Device A is a high-speed switching device, designed for use in communications devices that require an exceptionally high data rate. The device uses flip-chip interconnect technology to bond the die to its substrate, which is made of ceramic for withstanding thermal stress. Wile E. Coyote Microelectronics (hereafter referred to as WEC Micro), the manufacturer of the device, received several customer complaints stating that the device was malfunctioning immediately after being installed in their products. WEC Micro sent a sample of these malfunctioning devices to an external lab for failure analysis after determining that electrical opens were the cause of the malfunctions. Following good practices, the external lab ran several non-destructive tests on the failing units, including x-ray and acoustic microscopy. An x-ray revealed several misshapen and potentially missing flip-chip solder joints between the die and the ceramic substrate; acoustic microscopy showed greater than 75% delamination at the first subsurface interface, between the device die and the underfill material used to fill in the space between the die and ceramic substrate. Armed with the knowledge gained from non-destructive testing, the analyst chose to cross-section the device in-situ, without removing the die from its substrate. The cross-section revealed the problem; the die bump solder appeared to have reflowed after processing, and had wicked into the delaminated area between the die surface and underfill material; this wicking process did not leave enough solder to make good contact between the die and substrate. WEC Micro took the results of the analysis and concluded that their process would need to be improved to prevent this type of delamination, otherwise they would be faced with many, many more of these failures.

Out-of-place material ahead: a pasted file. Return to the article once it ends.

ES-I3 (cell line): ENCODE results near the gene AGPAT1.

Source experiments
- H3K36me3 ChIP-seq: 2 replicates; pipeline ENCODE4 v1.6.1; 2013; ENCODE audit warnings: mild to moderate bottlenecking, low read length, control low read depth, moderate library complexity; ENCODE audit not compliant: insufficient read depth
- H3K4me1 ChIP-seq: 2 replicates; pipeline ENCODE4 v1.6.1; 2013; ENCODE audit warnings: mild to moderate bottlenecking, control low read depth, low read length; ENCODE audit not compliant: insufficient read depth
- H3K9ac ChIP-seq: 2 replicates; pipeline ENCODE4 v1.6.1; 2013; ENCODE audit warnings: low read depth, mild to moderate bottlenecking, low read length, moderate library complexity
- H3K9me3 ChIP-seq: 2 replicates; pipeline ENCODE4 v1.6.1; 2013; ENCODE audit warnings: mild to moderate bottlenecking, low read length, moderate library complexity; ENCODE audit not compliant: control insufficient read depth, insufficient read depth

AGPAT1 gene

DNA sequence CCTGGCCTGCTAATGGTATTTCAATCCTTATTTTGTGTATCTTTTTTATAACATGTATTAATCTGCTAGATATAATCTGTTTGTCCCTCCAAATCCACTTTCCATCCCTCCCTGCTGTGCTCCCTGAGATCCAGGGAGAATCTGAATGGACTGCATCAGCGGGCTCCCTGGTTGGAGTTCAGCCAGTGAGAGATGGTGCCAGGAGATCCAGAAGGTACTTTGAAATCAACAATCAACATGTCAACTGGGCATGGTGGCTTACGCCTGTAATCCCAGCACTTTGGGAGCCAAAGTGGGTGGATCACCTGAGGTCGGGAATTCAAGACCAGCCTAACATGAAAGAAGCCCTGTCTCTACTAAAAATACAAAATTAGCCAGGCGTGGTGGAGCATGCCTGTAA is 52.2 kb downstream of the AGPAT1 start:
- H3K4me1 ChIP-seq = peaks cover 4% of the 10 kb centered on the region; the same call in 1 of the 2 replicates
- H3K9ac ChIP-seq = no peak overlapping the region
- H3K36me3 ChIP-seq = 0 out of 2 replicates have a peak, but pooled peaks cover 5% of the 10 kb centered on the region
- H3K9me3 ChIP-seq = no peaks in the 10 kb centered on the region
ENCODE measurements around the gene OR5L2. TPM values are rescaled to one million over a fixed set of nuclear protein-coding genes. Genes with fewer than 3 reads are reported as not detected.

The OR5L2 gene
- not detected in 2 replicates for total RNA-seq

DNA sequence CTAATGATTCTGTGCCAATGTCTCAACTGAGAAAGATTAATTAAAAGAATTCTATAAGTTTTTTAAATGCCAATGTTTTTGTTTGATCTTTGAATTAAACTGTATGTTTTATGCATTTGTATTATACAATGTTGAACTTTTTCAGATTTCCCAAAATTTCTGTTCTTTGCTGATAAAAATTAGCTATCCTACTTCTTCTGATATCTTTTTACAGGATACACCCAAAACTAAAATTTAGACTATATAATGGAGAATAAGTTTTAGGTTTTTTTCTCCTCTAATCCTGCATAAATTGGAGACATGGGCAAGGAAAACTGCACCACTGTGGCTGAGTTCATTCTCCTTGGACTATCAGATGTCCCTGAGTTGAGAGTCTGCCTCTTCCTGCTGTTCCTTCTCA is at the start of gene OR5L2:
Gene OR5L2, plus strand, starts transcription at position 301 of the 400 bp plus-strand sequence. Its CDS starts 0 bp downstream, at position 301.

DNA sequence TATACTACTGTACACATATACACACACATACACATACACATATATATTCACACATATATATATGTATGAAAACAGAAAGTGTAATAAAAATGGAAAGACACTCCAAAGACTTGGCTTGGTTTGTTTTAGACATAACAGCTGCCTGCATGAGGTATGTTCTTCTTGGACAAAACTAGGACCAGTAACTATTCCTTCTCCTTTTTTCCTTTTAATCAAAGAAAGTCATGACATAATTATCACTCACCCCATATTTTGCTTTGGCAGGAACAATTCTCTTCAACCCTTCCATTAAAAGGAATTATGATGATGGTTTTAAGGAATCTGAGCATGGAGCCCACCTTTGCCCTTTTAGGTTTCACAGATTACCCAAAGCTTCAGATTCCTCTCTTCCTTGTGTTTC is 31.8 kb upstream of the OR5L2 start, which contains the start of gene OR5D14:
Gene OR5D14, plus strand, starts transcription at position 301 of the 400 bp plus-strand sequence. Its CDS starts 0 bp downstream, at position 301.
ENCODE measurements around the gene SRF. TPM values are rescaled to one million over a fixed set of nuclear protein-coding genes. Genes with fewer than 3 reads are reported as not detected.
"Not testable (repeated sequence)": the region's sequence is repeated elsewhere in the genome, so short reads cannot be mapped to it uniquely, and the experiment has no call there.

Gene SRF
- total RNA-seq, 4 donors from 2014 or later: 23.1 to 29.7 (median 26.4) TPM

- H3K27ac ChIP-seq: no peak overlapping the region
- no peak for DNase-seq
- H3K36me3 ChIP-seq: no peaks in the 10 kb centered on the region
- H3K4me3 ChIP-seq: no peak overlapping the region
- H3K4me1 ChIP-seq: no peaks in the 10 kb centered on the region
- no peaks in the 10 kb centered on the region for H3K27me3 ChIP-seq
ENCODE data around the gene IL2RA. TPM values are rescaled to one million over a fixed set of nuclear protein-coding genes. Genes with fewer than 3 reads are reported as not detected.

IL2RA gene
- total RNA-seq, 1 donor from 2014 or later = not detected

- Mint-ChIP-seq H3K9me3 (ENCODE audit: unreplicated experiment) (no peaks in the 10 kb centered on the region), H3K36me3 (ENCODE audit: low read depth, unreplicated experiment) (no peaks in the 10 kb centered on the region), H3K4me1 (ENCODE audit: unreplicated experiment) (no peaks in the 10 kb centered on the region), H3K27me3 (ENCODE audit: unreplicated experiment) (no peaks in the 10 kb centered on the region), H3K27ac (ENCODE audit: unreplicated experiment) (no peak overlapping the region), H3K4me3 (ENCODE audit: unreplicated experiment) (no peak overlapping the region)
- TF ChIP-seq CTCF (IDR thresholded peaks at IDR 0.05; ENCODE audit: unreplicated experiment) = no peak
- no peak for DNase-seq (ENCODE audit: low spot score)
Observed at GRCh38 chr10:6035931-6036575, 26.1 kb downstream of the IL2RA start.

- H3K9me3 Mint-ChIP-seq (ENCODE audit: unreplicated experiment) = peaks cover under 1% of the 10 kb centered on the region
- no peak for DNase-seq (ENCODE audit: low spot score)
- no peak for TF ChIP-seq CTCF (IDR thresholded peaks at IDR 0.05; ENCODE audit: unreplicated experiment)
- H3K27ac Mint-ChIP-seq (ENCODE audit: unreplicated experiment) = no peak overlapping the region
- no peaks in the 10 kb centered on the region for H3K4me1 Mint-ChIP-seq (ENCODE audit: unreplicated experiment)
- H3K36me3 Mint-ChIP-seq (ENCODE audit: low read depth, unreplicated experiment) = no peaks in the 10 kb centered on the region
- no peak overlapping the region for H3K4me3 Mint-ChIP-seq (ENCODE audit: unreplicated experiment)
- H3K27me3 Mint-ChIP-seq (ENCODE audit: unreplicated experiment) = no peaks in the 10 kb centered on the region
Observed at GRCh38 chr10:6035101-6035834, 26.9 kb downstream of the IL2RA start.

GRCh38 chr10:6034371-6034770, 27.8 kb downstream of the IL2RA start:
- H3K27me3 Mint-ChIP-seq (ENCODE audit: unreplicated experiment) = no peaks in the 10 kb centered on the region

Device B is a microcontroller, designed by Real Genius Integrated Circuits (RGIC) to control a high-power laser system. The device is packaged as a plastic-encapsulated ball grid array (pBGA) using traditional gold wire bond interconnect technology. RGIC noted anomalous behavior in first-run production testing of the device and requested failure analysis to determine the root cause of the problem. Initial inspection and non-destructive testing showed no obvious defects; however, electrical testing revealed electrical opens on several signal pins. Since the non-destructive testing had not indicated any problem with the packaging of the device, the analyst determined that the failure was most likely somewhere on the die. The device was decapsulated to remove the plastic from over the surface of the device die. The analyst performed passive voltage contrast imaging using an electron microscope and found several metal traces that were "glowing", indicating possible sites for an open circuit. Cross-sectioning these sites revealed improperly processed vias between metal layers causing an open circuit. With the failure mechanism identified, RGIC was able to alter their process and eliminate the anomalous behavior in future production runs.
In both of these case studies, the failure mode - electrical opens - was identical. However, the actual cause of these failures was completely different, with one device failure due to a packaging defect and the other suffering from improper die processing. The value of IC failure analysis becomes more apparent when viewed in this light; without the proper analysis, the root cause of failure for both of these devices would not have been found, and the manufacturers would not have been able to improve their process and deliver a functional, reliable product to market.